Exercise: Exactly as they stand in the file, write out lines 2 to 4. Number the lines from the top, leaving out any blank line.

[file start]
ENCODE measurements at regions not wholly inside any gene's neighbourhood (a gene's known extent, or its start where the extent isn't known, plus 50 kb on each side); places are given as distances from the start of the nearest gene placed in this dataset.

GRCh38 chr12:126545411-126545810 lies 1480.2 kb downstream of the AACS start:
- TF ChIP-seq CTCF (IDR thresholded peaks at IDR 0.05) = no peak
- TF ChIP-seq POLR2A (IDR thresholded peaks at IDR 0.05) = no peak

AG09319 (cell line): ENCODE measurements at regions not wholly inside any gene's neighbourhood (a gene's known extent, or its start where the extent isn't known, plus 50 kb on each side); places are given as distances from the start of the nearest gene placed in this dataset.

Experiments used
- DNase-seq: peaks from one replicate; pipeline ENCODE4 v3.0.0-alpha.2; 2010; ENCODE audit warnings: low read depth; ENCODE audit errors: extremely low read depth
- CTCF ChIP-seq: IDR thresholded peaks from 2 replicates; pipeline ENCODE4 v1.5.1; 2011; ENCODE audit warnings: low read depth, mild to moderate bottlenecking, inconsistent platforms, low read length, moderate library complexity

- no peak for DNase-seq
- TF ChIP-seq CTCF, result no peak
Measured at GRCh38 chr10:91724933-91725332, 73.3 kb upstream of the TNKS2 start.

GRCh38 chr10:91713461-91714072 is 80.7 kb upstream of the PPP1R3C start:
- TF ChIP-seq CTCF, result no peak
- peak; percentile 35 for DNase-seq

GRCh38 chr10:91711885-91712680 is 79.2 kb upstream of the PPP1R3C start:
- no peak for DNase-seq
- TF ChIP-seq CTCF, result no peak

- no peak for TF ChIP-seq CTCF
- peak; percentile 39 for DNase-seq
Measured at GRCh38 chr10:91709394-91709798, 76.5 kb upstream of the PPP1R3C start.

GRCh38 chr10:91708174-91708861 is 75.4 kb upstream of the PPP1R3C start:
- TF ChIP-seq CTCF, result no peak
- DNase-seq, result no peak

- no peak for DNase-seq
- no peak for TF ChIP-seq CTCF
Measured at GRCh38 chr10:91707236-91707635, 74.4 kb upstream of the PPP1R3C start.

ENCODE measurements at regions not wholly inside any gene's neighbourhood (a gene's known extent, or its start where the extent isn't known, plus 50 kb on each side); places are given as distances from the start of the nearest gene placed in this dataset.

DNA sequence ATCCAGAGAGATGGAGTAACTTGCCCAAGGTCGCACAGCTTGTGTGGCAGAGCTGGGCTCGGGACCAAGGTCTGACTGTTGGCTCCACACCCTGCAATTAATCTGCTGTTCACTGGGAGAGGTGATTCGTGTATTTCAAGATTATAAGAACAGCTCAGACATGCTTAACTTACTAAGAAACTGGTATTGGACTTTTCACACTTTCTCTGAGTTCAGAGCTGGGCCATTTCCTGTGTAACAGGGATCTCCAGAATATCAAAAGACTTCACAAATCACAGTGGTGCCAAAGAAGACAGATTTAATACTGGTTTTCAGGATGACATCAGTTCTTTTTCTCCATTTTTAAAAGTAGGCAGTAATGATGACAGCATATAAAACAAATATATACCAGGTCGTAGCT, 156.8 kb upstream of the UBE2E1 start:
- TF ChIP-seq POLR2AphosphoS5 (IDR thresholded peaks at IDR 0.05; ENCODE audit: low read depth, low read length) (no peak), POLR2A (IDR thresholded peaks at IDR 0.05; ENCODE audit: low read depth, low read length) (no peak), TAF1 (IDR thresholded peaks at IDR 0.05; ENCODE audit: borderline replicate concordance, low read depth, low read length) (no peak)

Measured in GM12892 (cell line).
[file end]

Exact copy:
GRCh38 chr12:126545411-126545810 lies 1480.2 kb downstream of the AACS start:
- TF ChIP-seq CTCF (IDR thresholded peaks at IDR 0.05) = no peak
- TF ChIP-seq POLR2A (IDR thresholded peaks at IDR 0.05) = no peak